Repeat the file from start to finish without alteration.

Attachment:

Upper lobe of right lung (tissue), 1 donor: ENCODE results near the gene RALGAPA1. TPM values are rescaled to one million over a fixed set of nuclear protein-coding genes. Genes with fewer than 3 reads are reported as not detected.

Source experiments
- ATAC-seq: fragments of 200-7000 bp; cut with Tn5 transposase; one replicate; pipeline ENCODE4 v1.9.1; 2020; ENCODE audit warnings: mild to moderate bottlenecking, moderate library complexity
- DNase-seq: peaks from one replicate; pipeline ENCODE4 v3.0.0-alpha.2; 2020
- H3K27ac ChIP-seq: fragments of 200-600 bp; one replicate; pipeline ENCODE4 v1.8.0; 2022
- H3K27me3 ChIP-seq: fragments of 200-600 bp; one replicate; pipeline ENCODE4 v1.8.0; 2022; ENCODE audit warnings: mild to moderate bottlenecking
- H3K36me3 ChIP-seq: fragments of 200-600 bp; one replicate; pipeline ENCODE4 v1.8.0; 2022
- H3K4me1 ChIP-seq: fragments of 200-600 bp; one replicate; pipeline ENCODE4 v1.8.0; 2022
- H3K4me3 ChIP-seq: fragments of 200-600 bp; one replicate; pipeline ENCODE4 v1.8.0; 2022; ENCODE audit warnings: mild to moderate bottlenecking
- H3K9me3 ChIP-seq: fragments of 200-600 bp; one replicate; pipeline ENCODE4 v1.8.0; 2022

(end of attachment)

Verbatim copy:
Upper lobe of right lung (tissue), 1 donor: ENCODE results near the gene RALGAPA1. TPM values are rescaled to one million over a fixed set of nuclear protein-coding genes. Genes with fewer than 3 reads are reported as not detected.

Source experiments
- ATAC-seq: fragments of 200-7000 bp; cut with Tn5 transposase; one replicate; pipeline ENCODE4 v1.9.1; 2020; ENCODE audit warnings: mild to moderate bottlenecking, moderate library complexity
- DNase-seq: peaks from one replicate; pipeline ENCODE4 v3.0.0-alpha.2; 2020
- H3K27ac ChIP-seq: fragments of 200-600 bp; one replicate; pipeline ENCODE4 v1.8.0; 2022
- H3K27me3 ChIP-seq: fragments of 200-600 bp; one replicate; pipeline ENCODE4 v1.8.0; 2022; ENCODE audit warnings: mild to moderate bottlenecking
- H3K36me3 ChIP-seq: fragments of 200-600 bp; one replicate; pipeline ENCODE4 v1.8.0; 2022
- H3K4me1 ChIP-seq: fragments of 200-600 bp; one replicate; pipeline ENCODE4 v1.8.0; 2022
- H3K4me3 ChIP-seq: fragments of 200-600 bp; one replicate; pipeline ENCODE4 v1.8.0; 2022; ENCODE audit warnings: mild to moderate bottlenecking
- H3K9me3 ChIP-seq: fragments of 200-600 bp; one replicate; pipeline ENCODE4 v1.8.0; 2022